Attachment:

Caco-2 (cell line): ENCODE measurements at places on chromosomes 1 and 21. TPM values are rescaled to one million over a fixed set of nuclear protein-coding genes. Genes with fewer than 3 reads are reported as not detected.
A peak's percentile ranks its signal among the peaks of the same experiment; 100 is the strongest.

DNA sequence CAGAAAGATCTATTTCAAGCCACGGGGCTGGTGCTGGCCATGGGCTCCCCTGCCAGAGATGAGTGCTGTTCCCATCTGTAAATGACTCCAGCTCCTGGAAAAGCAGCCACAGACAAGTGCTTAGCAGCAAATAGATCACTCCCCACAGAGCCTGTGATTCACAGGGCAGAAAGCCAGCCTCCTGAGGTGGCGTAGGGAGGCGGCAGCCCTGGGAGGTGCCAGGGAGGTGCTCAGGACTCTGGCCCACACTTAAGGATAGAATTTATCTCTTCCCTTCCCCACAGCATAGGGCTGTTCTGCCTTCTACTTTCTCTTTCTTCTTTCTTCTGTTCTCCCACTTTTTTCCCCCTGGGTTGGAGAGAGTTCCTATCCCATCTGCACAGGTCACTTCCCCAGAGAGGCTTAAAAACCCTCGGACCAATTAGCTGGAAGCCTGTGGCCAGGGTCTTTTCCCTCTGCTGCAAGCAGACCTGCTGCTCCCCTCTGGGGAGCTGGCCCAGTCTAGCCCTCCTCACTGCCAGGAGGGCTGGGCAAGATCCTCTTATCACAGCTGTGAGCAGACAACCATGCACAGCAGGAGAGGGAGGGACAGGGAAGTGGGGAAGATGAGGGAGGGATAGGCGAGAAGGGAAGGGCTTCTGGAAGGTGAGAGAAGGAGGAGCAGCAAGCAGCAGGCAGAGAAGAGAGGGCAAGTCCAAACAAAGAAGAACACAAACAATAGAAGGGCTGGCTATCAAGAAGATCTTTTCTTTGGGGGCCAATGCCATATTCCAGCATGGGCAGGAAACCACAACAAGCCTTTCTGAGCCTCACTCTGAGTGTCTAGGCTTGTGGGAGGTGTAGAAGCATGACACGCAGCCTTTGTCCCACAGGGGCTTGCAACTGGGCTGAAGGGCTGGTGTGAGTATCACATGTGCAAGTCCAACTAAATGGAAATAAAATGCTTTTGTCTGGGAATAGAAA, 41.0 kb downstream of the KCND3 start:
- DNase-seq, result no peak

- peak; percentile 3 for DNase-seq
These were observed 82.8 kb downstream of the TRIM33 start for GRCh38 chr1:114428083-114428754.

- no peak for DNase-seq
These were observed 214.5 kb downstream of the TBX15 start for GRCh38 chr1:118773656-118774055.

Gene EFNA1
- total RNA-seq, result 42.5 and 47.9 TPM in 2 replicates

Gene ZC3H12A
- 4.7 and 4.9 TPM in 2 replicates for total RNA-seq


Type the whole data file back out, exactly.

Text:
Caco-2 (cell line): ENCODE measurements at places on chromosomes 1 and 21. TPM values are rescaled to one million over a fixed set of nuclear protein-coding genes. Genes with fewer than 3 reads are reported as not detected.
A peak's percentile ranks its signal among the peaks of the same experiment; 100 is the strongest.

DNA sequence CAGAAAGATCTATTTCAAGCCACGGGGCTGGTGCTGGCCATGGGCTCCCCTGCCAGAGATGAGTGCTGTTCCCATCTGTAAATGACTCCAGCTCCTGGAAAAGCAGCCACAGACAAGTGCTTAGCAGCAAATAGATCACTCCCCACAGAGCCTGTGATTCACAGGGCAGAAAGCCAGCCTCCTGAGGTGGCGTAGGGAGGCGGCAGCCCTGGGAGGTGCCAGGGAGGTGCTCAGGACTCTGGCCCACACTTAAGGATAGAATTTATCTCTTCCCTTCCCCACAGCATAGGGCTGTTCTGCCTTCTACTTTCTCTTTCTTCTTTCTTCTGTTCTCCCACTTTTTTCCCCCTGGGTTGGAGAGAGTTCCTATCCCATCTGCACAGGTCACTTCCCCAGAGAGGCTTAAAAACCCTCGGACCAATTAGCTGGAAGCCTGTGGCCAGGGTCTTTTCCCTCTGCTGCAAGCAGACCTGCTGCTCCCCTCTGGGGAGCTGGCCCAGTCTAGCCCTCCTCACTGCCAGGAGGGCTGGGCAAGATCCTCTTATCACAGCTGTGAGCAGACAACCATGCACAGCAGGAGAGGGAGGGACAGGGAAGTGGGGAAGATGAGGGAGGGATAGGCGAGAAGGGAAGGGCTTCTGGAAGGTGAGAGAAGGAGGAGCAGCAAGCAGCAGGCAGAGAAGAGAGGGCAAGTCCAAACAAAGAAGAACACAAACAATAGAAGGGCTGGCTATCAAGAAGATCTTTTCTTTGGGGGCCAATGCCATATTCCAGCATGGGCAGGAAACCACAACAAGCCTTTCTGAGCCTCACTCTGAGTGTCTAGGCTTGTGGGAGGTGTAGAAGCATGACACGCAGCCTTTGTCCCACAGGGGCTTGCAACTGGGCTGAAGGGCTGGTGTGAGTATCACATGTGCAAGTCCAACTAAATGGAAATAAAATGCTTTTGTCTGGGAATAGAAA, 41.0 kb downstream of the KCND3 start:
- DNase-seq, result no peak

- peak; percentile 3 for DNase-seq
These were observed 82.8 kb downstream of the TRIM33 start for GRCh38 chr1:114428083-114428754.

- no peak for DNase-seq
These were observed 214.5 kb downstream of the TBX15 start for GRCh38 chr1:118773656-118774055.

Gene EFNA1
- total RNA-seq, result 42.5 and 47.9 TPM in 2 replicates

Gene ZC3H12A
- 4.7 and 4.9 TPM in 2 replicates for total RNA-seq